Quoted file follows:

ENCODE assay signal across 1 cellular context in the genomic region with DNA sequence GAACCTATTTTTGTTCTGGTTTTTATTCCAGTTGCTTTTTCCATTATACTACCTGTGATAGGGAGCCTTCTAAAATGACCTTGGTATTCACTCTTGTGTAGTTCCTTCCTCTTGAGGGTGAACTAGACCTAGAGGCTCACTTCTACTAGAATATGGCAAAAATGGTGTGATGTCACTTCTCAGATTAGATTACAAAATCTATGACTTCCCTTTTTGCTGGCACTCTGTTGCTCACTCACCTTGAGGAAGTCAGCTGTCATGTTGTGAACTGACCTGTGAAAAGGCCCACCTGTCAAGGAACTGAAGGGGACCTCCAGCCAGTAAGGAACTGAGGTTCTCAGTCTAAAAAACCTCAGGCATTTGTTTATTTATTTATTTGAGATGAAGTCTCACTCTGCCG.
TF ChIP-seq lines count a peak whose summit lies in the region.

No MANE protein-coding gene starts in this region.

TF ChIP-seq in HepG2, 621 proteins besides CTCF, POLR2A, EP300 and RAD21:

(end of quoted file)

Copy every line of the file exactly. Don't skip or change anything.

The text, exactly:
ENCODE assay signal across 1 cellular context in the genomic region with DNA sequence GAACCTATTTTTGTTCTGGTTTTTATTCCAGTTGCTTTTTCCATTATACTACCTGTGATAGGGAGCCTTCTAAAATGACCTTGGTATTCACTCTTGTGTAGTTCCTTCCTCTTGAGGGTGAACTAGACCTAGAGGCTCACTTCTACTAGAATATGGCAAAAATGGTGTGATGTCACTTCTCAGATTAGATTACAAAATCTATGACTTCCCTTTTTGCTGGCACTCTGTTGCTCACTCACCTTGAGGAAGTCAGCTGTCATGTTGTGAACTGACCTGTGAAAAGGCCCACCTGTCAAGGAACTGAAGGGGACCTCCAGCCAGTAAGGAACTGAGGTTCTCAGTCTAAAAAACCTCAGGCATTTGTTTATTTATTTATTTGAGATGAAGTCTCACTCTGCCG.
TF ChIP-seq lines count a peak whose summit lies in the region.

No MANE protein-coding gene starts in this region.

TF ChIP-seq in HepG2, 621 proteins besides CTCF, POLR2A, EP300 and RAD21: